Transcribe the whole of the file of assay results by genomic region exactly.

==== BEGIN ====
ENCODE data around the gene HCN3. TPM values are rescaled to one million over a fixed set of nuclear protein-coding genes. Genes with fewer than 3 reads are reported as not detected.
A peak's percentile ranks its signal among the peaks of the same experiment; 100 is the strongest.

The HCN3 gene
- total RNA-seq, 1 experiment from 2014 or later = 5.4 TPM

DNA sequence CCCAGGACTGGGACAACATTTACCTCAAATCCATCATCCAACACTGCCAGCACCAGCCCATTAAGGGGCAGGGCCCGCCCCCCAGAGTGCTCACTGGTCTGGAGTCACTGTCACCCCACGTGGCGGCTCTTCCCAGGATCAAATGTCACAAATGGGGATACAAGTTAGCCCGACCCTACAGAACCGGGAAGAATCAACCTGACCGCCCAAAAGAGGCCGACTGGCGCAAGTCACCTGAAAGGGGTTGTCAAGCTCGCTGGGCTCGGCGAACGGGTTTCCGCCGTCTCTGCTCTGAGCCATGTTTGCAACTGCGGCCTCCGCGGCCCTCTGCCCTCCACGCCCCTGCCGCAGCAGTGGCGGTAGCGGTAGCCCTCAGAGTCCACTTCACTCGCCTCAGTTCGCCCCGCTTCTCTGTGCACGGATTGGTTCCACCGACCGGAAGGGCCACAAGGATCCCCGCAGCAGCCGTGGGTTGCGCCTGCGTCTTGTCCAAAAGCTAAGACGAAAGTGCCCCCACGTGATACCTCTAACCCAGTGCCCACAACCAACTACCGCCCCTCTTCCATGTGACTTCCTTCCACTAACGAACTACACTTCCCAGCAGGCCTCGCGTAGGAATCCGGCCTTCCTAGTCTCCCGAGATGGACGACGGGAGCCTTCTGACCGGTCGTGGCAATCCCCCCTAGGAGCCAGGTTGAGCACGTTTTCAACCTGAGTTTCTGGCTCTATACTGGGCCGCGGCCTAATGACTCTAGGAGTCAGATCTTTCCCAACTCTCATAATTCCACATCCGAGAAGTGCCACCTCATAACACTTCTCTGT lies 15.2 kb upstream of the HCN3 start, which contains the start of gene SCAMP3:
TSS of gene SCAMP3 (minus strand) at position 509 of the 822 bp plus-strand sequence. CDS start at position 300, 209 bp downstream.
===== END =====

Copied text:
ENCODE data around the gene HCN3. TPM values are rescaled to one million over a fixed set of nuclear protein-coding genes. Genes with fewer than 3 reads are reported as not detected.
A peak's percentile ranks its signal among the peaks of the same experiment; 100 is the strongest.

The HCN3 gene
- total RNA-seq, 1 experiment from 2014 or later = 5.4 TPM

DNA sequence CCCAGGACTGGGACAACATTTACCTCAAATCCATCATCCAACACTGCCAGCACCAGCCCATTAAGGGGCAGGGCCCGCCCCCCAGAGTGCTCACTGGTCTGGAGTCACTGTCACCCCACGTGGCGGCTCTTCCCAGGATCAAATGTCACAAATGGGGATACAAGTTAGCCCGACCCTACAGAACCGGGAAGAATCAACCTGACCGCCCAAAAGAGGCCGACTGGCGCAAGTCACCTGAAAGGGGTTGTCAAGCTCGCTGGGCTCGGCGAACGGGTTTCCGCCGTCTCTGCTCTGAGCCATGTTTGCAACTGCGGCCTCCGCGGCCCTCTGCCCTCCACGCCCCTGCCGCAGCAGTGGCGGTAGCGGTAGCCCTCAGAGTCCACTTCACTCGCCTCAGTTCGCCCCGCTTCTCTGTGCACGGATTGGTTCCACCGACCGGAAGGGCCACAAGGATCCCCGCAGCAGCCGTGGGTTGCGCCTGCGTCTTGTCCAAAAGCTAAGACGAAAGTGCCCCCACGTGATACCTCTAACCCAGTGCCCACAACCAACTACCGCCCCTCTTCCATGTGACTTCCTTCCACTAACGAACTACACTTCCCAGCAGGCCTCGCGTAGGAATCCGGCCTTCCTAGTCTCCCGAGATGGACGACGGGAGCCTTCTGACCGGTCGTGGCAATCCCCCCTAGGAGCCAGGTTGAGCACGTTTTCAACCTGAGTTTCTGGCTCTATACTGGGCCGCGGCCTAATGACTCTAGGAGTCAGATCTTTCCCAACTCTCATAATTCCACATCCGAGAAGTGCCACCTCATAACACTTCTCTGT lies 15.2 kb upstream of the HCN3 start, which contains the start of gene SCAMP3:
TSS of gene SCAMP3 (minus strand) at position 509 of the 822 bp plus-strand sequence. CDS start at position 300, 209 bp downstream.